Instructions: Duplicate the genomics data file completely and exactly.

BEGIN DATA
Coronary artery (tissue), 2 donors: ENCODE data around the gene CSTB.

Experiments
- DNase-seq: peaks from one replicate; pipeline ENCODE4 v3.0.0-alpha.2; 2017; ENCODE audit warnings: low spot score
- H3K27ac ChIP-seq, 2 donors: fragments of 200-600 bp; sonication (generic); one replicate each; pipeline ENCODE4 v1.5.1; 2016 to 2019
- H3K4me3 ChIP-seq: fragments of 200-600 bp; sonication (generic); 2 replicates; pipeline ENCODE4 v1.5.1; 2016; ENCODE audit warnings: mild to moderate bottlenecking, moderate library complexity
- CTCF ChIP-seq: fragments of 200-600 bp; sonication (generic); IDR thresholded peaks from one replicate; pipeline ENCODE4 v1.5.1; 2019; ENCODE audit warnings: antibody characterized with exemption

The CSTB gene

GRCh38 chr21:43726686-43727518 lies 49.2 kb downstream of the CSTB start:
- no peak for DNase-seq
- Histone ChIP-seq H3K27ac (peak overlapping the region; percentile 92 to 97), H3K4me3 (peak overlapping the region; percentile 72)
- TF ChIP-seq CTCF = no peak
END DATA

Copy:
Coronary artery (tissue), 2 donors: ENCODE data around the gene CSTB.

Experiments
- DNase-seq: peaks from one replicate; pipeline ENCODE4 v3.0.0-alpha.2; 2017; ENCODE audit warnings: low spot score
- H3K27ac ChIP-seq, 2 donors: fragments of 200-600 bp; sonication (generic); one replicate each; pipeline ENCODE4 v1.5.1; 2016 to 2019
- H3K4me3 ChIP-seq: fragments of 200-600 bp; sonication (generic); 2 replicates; pipeline ENCODE4 v1.5.1; 2016; ENCODE audit warnings: mild to moderate bottlenecking, moderate library complexity
- CTCF ChIP-seq: fragments of 200-600 bp; sonication (generic); IDR thresholded peaks from one replicate; pipeline ENCODE4 v1.5.1; 2019; ENCODE audit warnings: antibody characterized with exemption

The CSTB gene

GRCh38 chr21:43726686-43727518 lies 49.2 kb downstream of the CSTB start:
- no peak for DNase-seq
- Histone ChIP-seq H3K27ac (peak overlapping the region; percentile 92 to 97), H3K4me3 (peak overlapping the region; percentile 72)
- TF ChIP-seq CTCF = no peak